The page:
Japan’s economy will continue to grow despite challenges presented by an increase in consumption tax, according to Tomoaki Kinoshita, chief economist, Nomura, Tokyo.
The Japanese government is set to raise the tax rate from 5% to 8% in April this year.
“The biggest challenge for the Japanese economy this year is the consumption tax rate hike,” said Kinoshita.
He pointed out that the negative impact on the economy in 1997 was less down to raising consumption tax than to an internal financial crisis when financial companies failed and also external factors such as the Asian financial crisis.
“This time is very different. The economy is likely to expand rather than shrink and the government has very good stimulus package to mitigate the negative impact of a tax hike.”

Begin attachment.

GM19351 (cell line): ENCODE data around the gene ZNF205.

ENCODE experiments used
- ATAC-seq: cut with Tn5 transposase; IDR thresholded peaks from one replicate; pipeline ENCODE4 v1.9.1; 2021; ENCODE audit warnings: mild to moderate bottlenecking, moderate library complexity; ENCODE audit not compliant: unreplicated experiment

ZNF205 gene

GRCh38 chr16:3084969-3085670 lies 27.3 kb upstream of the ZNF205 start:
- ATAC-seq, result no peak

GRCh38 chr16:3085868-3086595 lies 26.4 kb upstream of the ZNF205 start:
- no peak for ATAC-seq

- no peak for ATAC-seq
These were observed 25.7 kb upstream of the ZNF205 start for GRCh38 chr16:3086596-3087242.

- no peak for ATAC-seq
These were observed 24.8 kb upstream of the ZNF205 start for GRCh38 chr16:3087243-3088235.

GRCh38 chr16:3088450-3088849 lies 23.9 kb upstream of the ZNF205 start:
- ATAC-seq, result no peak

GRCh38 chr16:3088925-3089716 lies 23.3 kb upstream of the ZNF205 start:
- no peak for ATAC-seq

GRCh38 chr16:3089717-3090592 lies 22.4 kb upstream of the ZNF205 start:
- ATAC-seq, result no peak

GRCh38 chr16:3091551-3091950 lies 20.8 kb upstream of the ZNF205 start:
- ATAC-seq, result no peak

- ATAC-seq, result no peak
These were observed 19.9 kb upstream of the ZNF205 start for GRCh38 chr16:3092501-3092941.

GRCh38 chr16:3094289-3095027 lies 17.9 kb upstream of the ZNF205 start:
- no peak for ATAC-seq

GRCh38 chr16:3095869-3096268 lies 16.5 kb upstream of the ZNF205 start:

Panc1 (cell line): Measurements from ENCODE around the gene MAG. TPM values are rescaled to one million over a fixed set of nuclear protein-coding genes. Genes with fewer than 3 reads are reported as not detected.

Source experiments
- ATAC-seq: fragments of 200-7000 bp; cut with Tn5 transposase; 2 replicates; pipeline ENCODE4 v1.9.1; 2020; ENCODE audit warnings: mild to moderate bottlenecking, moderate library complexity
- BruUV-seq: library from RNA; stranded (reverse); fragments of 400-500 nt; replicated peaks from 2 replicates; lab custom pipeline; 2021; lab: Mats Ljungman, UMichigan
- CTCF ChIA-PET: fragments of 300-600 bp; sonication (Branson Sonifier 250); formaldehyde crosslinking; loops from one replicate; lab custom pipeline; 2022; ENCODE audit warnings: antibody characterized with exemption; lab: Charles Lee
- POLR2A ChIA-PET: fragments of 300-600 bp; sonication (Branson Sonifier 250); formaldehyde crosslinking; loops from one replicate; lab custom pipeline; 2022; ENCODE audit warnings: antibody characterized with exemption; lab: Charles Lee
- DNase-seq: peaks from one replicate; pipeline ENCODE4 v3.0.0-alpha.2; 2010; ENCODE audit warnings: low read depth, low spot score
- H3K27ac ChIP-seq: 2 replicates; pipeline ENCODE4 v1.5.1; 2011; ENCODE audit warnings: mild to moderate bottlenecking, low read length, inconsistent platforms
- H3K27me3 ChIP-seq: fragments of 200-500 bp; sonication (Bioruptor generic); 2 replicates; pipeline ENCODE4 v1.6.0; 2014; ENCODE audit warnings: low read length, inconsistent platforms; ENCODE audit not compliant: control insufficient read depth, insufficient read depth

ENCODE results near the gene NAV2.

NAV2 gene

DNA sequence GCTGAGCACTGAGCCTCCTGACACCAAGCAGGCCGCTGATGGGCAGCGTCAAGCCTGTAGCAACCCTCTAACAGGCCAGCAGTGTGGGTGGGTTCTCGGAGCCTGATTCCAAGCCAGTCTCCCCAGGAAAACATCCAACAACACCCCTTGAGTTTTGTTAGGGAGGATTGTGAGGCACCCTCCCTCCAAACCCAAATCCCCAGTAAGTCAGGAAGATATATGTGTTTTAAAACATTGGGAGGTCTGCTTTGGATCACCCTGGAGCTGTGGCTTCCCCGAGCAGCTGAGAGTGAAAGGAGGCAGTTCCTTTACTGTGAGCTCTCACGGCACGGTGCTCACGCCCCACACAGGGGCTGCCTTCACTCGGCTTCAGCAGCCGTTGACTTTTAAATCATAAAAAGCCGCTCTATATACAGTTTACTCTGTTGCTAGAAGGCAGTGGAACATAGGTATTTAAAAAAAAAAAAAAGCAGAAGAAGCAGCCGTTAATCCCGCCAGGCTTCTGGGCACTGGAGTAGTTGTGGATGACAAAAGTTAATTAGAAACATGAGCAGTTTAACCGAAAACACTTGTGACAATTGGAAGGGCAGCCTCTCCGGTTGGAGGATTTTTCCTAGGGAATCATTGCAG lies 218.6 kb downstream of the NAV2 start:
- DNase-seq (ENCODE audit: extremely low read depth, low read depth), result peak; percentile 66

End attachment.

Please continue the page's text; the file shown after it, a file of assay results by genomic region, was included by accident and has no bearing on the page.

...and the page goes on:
There are concerns in Japan that the increase will deter consumers and therefore negatively impact corporations.
But Kinoshita said that following his recent conversations with corporation executives, they are “not really worried about it”.
“This is a good sign and corporate activity should be ok.”
However, there is concern that the government could raise consumption tax again in October 2015, this time to 10%. Prime Minister Shinzo Abe is expected to make a decision by the end of this year.
“If Q3 GDP is negative, that is not very good for the economy and Abe will probably abandon the idea of raising tax again, which would mean that reduction in corporate tax is unlikely. Unless consumption tax is raised again, it’s very difficult for the government to enact the corporate tax rate reduction.”
Kinoshita was speaking at the annual Pasla/RMA Conference on Asian Securities Lending in Tokyo on March 5.